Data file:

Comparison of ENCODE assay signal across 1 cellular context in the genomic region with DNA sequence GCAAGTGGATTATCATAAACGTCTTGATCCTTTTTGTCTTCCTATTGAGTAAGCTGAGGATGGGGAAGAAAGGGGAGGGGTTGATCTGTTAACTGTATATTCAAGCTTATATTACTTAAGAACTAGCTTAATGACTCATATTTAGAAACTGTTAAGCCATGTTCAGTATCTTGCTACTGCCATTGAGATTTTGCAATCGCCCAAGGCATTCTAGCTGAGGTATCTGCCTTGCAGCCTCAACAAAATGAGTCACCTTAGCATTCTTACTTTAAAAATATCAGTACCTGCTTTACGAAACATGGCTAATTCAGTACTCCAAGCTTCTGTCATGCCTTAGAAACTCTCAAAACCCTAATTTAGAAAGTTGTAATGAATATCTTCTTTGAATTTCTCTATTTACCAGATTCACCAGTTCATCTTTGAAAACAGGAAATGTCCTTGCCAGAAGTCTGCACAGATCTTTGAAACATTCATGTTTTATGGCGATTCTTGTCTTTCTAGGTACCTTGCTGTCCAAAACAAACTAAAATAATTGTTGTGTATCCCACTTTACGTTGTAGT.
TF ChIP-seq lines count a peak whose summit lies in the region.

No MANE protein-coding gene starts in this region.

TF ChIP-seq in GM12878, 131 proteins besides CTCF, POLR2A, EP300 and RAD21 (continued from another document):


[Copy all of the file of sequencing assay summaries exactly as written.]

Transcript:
Comparison of ENCODE assay signal across 1 cellular context in the genomic region with DNA sequence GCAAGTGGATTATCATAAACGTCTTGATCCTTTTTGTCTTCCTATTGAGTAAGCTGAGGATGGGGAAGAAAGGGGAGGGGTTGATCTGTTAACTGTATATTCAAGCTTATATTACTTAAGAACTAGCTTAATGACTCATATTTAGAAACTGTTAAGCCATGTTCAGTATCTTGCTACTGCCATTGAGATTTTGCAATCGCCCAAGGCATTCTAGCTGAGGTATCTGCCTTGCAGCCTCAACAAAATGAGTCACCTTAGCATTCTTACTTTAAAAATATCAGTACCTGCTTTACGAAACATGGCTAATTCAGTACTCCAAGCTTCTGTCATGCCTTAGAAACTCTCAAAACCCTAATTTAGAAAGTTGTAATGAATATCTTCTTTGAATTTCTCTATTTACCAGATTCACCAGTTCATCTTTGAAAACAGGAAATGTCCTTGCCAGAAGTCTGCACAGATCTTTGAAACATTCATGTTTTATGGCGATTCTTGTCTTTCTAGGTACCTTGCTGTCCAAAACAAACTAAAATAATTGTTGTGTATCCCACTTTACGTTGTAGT.
TF ChIP-seq lines count a peak whose summit lies in the region.

No MANE protein-coding gene starts in this region.

TF ChIP-seq in GM12878, 131 proteins besides CTCF, POLR2A, EP300 and RAD21 (continued from another document):